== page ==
Making Mille Fleur from scratch

Discussion in 'General breed discussions & FAQ' started by onthespot, May 7, 2008.

  1. onthespot

    onthespot Deluxe Dozens

    Mar 29, 2008
    Riverside/Norco, CA
    in an earlier thread, and on other boards I have heard of different approaches to bringing new blood into mille fleur lines, by crossing with black mottled or buff lines. My question is, can a person create mille fleur from scratch by crossing mottledd with buff and crossing the F1 and F2 get back on each other?
  2. Lotje

    Lotje In the Brooder

    I'm sorry to bring up an old topic -- but I'd like to know the answer as well! I have a buff rooster and a blue mottled hen. Is there any possible way that I could get millies, starting with them?
    Last edited: Jul 17, 2009
  3. Goose and Fig

    Goose and Fig Grateful Geese

    Apr 19, 2009
    Fall Creek Falls TN
    Me too! I'd like to know if I could use speckled sussex in the mix. I played with the chicken calculator but I couldn't figure out what color speckled is. BTW- love your little mille avatar!

    Is there a way to use the chicken calculator backwards? That would be excellent!
  4. Krys109uk

    Krys109uk Songster

    Henk made mille fleur from buff columbian & mottled.

    The trouble with using Speckled Sussex in US, imo, is they are on wild type.
  5. Goose and Fig

    Goose and Fig Grateful Geese

    Apr 19, 2009
    Fall Creek Falls TN

    So- I have a buff columbain- (buff brahma) and I oculd get a mottled. You know how many generations it took?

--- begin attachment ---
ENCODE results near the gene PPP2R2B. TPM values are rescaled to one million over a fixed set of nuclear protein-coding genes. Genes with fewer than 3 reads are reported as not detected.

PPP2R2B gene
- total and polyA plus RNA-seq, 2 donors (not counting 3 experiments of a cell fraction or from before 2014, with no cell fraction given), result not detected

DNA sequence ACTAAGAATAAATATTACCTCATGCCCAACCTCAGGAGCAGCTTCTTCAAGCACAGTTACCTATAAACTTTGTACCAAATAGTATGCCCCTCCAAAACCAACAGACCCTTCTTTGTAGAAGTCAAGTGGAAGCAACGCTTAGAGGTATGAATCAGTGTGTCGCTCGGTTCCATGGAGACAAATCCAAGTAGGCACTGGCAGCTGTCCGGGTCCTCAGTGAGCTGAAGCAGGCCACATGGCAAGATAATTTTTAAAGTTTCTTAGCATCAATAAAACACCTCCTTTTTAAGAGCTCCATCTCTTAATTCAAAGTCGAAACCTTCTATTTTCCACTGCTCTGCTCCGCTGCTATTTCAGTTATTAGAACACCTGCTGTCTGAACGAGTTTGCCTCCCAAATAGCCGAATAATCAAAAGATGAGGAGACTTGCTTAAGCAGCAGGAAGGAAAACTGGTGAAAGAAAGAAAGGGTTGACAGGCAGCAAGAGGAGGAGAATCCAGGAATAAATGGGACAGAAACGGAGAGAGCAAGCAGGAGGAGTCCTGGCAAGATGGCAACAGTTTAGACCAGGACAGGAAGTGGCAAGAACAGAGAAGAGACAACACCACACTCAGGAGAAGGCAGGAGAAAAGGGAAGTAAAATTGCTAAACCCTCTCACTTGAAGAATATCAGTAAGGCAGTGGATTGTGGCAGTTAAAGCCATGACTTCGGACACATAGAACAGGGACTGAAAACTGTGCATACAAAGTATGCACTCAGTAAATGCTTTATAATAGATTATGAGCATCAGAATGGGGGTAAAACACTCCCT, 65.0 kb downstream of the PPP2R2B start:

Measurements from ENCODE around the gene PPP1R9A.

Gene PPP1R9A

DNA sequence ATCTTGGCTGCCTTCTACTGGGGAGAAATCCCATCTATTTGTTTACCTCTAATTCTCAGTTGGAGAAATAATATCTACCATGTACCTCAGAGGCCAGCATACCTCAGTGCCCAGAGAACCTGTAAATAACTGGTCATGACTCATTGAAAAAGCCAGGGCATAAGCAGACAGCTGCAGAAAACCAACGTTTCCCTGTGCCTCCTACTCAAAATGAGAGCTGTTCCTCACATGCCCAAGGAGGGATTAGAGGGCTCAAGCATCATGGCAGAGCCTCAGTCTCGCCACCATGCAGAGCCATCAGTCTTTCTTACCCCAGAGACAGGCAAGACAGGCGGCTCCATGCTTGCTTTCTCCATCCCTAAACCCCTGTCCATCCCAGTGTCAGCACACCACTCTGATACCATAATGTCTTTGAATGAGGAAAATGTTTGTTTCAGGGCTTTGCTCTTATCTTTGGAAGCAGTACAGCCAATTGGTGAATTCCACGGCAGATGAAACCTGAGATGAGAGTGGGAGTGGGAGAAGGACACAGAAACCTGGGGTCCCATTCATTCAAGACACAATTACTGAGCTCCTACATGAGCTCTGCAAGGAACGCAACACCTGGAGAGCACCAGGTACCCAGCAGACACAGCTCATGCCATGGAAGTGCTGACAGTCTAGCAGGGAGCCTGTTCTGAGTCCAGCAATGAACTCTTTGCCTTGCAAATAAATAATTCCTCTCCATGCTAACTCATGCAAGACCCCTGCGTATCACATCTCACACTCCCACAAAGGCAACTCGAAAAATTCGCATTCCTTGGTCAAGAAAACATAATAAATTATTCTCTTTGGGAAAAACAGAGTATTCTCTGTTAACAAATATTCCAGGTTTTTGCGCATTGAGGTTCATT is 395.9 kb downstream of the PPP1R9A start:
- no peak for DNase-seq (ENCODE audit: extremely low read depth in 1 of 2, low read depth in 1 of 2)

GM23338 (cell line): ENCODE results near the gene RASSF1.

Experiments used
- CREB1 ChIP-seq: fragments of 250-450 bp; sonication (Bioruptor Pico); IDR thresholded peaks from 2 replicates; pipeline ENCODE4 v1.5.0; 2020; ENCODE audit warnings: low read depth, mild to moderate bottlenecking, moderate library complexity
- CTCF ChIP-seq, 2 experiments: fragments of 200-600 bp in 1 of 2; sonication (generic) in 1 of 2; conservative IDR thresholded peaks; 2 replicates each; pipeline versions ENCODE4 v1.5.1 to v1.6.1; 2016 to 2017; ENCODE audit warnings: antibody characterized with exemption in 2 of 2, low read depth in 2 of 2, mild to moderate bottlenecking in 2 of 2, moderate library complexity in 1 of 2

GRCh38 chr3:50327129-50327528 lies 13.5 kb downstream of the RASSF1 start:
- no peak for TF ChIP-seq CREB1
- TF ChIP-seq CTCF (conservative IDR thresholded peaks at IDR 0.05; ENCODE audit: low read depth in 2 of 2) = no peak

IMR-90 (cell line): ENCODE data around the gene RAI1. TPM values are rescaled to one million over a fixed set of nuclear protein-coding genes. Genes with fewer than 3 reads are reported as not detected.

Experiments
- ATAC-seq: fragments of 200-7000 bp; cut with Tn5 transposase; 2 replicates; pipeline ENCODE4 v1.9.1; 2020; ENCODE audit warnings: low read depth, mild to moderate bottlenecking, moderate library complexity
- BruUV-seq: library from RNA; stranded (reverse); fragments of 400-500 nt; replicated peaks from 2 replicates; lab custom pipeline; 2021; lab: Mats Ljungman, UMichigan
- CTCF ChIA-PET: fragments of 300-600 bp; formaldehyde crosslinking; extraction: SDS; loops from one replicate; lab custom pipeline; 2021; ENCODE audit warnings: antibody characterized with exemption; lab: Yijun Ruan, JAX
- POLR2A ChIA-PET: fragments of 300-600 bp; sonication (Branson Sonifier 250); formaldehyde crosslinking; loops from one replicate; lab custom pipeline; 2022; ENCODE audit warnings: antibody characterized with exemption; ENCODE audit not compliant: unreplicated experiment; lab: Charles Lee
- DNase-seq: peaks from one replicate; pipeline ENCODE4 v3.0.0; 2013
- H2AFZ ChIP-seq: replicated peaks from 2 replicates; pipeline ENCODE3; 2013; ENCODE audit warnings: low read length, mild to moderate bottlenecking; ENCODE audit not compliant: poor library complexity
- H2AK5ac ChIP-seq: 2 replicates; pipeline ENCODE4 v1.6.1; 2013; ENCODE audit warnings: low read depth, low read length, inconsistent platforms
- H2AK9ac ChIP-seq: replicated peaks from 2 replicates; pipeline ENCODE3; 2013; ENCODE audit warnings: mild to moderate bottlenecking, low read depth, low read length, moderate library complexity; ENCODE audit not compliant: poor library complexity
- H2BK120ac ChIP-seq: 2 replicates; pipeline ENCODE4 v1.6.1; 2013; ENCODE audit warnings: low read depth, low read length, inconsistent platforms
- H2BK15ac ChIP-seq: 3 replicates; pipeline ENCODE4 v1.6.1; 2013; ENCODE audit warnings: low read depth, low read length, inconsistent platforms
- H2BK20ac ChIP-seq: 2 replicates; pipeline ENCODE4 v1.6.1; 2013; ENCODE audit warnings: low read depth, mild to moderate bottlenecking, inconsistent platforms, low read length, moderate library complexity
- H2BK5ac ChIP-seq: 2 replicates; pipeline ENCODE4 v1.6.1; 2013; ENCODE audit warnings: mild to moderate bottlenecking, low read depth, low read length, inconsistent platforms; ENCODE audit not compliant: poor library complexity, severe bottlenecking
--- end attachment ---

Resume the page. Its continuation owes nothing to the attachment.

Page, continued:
What does "wild type" mean with the sussex? Anyone know what oclor catagory they would be on the calculator? I just love the way they look- if I could only move that coloring into my Orps!​
  6. Msbear

    Msbear Fancy Banties

    May 8, 2008
    Sharpsburg, MD.
    Quote:Exactly. The buff columbian gives the black striping on the mottling. Buff will not get you the whole way there. And reg columbian uses the silver gene instead of the gold gene in buff columbian. This silver gene will cause sex-linked problems in your hens... not sure I can explain exactly what problems but maybe Krys will expand on that.
  7. amazondoc

    amazondoc Cracked Egghead

    Mar 31, 2008
    Lebanon, TN
    It takes three things to make a mille fleur: you need the Columbian gene, the mottling gene, and something to make a red/buff background. The red/buff background, in turn, can come from either wheaten -- E(Wh) -- partridge -- E(b) -- or duckwing -- e+ . So you have some flexibility.

    The partridge and duckwing genes may add some feather patterning that you will have to work to get rid of. OTOH, I have heard that the wheaten gene may lead to problems with even distribution of color. So you pick your poison!
  8. tate

    tate Songster

    Mar 17, 2007
    some where in FL
    i have used buff to improve type you can get milli from this cross but it doesnt show up till the f3s Josh started with a milli rooster and 2 mili/ buff cross hens his dad bought from me so he could tell better
  9. Krys109uk

    Krys109uk Songster

    I've read that brown (eb) is the best for mille fleur. The millie bantams in UK were on eb.
    From what I've seen wheaten (eWh) works well enough. Speckled Speckled Sussex & Jubilee Orpingtons are on eWh in UK, Personally, I don't think wild type/duckwing (e+) is a very good base for mille fleur.

    I had not heard the thing about wheaten & distribution. In what way does it cause problems? Please will you elaborate?

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